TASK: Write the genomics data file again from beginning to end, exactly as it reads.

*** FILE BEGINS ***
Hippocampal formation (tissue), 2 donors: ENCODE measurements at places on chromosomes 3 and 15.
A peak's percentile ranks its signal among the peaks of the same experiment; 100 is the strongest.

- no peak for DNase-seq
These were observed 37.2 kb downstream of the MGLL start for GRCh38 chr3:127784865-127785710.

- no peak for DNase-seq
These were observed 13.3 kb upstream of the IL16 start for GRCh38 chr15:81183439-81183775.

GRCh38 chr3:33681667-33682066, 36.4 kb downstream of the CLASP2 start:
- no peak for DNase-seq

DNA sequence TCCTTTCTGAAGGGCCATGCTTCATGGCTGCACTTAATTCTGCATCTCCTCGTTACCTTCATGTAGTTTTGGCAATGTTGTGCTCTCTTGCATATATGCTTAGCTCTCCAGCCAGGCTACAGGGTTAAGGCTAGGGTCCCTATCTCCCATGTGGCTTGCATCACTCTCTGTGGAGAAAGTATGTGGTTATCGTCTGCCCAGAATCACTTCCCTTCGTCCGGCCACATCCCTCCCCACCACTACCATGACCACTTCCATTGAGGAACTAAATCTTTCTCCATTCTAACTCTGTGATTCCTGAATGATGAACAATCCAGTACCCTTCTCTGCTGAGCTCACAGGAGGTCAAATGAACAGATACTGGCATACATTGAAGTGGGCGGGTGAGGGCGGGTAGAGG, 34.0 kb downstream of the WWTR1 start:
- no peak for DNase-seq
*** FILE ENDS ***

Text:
Hippocampal formation (tissue), 2 donors: ENCODE measurements at places on chromosomes 3 and 15.
A peak's percentile ranks its signal among the peaks of the same experiment; 100 is the strongest.

- no peak for DNase-seq
These were observed 37.2 kb downstream of the MGLL start for GRCh38 chr3:127784865-127785710.

- no peak for DNase-seq
These were observed 13.3 kb upstream of the IL16 start for GRCh38 chr15:81183439-81183775.

GRCh38 chr3:33681667-33682066, 36.4 kb downstream of the CLASP2 start:
- no peak for DNase-seq

DNA sequence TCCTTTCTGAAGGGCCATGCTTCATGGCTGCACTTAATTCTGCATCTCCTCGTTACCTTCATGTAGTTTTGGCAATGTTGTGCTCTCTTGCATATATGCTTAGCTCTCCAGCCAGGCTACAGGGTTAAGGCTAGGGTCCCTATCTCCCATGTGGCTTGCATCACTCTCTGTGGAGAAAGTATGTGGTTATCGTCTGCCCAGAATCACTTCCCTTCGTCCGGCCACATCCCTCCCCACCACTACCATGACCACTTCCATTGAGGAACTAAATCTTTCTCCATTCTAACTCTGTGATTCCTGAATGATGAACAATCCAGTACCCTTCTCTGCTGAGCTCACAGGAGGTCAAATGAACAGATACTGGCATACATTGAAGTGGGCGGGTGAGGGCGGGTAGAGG, 34.0 kb downstream of the WWTR1 start:
- no peak for DNase-seq